The system runs on less power than the Xbox 360 does. What does this mean? Well, other than a smaller electric bill, this carries a few benefits. First of all, less power means less heat. With less heat, you're less in need of fans. With less fans comes less noise. I run a pretty tight ship here, I regularly clean my system (highly recommend a twice-a-year system cleaning with compressed air) and I install all of my games, so I'm not dealing with struggling fans or spinning DVDs, but quieter is better regardless. More importantly though, less heat means a generally more stable system. After the Xbox 360's massive hardware issues, I'm sure Microsoft was sure to build more stable hardware. Beyond this, low power encourages you to leave your system on. Leaving the system on at all times means less time booting up, and possible smart updates/downloads (i.e.: things will happen when you aren't using it).

7. Kinect Improvements

I've never owned a Kinect. I live in a somewhat small apartment, and really none of the games appealed to me beyond a few minutes of silly fun. The Kinect limited itself with steep environmental requirements, and some dysfunctional software. Well, that's the impression you'd get from most of the games. Point is, with more widespread access, and better technology (they say it will work in smaller rooms now), developers will be more likely to incorporate the thing in interesting ways. Hopefully that evolves beyond just menu control.

I have a personal affinity for the cohereancy in design philosphy. Black boxes match my TV, my entertainment center, my Blu-ray player, and hopefully my PlayStation 4. Listening, Sony?

6. Built-in 500GB HDD

Okay, it might seem silly for me to get excited about this, because in a lot of ways it is still really limited. 500GB doesn't seem like a lot for the long haul, especially after installing all games, and if you think about the generation lasting as long as it has this time around. But, with some amount of innate internal storage, developers will no longer have to rely on multiple disc switches to get you through their games. And the thing has a USB 3.0 port for external storage, so if you need more, it's still an option. Keep in mind, we might be better off this way, just take a look at what they charged for the Xbox 360's storage options.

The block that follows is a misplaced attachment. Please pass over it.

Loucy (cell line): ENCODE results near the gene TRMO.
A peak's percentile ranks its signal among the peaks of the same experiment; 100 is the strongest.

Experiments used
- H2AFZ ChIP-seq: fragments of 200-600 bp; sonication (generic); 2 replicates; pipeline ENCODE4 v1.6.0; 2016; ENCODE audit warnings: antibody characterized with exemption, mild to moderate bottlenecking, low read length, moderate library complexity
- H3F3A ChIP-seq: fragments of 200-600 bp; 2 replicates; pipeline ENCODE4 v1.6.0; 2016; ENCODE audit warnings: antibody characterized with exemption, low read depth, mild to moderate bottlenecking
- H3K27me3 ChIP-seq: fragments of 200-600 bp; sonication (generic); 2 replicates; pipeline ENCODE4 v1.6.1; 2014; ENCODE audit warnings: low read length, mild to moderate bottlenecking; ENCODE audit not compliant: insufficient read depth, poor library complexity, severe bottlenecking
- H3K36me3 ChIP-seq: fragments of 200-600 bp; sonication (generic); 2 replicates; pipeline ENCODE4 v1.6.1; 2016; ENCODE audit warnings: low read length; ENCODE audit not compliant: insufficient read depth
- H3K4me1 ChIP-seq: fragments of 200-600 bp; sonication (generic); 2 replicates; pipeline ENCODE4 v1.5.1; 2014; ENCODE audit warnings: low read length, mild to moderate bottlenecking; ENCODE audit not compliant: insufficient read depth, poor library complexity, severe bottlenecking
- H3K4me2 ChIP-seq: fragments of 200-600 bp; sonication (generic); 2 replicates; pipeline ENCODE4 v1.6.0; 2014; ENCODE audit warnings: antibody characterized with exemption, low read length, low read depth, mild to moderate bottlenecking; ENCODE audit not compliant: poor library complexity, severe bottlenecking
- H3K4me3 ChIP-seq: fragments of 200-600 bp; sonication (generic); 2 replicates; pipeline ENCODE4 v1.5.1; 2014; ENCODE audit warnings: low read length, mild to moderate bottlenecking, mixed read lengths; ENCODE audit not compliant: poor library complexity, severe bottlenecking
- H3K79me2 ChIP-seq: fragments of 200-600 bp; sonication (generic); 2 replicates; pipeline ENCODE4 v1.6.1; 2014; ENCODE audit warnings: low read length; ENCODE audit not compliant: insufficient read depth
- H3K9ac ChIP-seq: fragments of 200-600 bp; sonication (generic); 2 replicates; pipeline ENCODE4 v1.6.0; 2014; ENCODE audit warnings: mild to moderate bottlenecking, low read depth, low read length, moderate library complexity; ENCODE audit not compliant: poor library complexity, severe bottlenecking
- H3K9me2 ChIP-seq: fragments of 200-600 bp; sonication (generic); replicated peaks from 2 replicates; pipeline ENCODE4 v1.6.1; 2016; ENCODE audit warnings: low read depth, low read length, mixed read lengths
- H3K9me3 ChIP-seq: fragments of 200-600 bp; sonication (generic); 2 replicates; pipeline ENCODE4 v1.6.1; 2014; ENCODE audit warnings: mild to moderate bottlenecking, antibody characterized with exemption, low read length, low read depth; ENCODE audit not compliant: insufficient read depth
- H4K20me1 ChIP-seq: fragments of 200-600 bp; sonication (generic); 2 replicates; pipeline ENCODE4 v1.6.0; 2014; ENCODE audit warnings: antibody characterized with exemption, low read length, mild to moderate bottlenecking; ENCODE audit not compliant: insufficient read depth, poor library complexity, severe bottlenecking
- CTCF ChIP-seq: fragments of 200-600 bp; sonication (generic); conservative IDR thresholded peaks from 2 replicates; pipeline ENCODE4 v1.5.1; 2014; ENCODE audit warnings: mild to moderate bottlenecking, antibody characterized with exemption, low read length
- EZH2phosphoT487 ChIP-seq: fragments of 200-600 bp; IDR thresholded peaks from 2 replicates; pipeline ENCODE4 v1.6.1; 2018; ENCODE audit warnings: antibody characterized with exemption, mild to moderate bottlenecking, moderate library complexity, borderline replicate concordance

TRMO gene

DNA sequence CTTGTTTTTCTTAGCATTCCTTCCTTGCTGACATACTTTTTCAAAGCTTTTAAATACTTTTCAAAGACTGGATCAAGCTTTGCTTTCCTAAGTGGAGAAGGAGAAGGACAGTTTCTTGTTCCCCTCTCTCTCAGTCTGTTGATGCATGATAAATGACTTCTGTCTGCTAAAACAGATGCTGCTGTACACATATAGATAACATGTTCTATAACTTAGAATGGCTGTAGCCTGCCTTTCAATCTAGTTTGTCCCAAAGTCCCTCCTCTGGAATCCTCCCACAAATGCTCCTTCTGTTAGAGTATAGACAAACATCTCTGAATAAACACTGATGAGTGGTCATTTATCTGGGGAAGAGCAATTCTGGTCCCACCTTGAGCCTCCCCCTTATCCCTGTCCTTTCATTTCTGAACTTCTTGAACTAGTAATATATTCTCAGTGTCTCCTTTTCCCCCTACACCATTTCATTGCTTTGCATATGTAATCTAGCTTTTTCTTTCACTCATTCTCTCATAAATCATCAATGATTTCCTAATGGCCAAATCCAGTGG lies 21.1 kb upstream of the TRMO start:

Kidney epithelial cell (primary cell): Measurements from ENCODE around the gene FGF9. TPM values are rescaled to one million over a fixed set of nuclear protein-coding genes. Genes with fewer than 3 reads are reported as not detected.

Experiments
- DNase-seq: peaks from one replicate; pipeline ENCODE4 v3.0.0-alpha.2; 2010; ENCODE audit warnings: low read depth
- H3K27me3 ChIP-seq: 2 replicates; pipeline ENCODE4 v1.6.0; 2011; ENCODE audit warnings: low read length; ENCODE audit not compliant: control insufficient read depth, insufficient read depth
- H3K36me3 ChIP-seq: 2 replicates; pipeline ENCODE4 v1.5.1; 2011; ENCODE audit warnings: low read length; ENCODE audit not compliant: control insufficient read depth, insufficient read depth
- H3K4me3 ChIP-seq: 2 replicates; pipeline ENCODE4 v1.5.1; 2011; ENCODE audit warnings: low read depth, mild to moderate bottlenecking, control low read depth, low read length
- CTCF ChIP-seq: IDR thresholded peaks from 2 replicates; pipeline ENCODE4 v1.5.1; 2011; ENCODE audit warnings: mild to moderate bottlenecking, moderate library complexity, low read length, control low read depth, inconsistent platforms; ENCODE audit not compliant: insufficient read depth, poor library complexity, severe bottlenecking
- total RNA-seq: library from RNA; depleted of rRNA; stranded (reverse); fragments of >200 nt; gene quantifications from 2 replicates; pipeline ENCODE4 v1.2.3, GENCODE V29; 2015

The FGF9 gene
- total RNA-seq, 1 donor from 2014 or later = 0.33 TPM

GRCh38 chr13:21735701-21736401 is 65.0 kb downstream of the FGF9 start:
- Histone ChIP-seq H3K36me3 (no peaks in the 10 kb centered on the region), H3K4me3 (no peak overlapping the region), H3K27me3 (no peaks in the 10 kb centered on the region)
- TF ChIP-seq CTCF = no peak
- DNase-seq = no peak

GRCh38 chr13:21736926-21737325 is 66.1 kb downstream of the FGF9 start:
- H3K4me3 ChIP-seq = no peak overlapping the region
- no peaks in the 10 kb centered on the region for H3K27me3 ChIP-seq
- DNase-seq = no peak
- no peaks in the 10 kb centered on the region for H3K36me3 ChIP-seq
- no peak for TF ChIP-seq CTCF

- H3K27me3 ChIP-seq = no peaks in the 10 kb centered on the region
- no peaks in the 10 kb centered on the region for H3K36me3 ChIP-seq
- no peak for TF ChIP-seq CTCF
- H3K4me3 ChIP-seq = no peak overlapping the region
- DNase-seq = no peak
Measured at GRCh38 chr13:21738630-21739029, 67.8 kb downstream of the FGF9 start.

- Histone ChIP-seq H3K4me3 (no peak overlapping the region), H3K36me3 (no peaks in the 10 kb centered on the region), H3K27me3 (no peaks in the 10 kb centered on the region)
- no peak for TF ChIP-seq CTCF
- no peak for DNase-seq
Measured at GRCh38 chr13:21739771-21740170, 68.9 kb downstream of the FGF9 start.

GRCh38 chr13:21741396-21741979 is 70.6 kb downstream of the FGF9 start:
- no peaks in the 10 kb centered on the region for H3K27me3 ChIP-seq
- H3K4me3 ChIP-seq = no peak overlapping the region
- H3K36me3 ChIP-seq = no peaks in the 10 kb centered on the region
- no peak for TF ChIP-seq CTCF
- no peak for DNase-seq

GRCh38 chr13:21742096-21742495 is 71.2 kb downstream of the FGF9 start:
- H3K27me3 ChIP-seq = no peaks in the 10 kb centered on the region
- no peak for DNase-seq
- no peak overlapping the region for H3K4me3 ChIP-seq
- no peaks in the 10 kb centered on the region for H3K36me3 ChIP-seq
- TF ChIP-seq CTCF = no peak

5. Speedy UI

One thing I was able to catch while Microsoft was showing off a bunch of stuff that wasn't video games, was the UI. Now this might not seem like the most important thing in the world, but frankly the Xbox 360 has struggled with efficient UI design since conception. It's gotten gradually better, but never quite got the snap that you'd want. The Xbox One looked much quicker in this regard. And with the layers of operation systems that were talked about during the technical interview after the main conference, it sounds like multitasking is much less complicated. Don't expect to have to turn off your games to watch the latest episode of Daily Show.

There are theories that we have movies like The Minority Report to blame for the way modern UI is designed around being able to move things with your fingertips.

4. General Game Improvements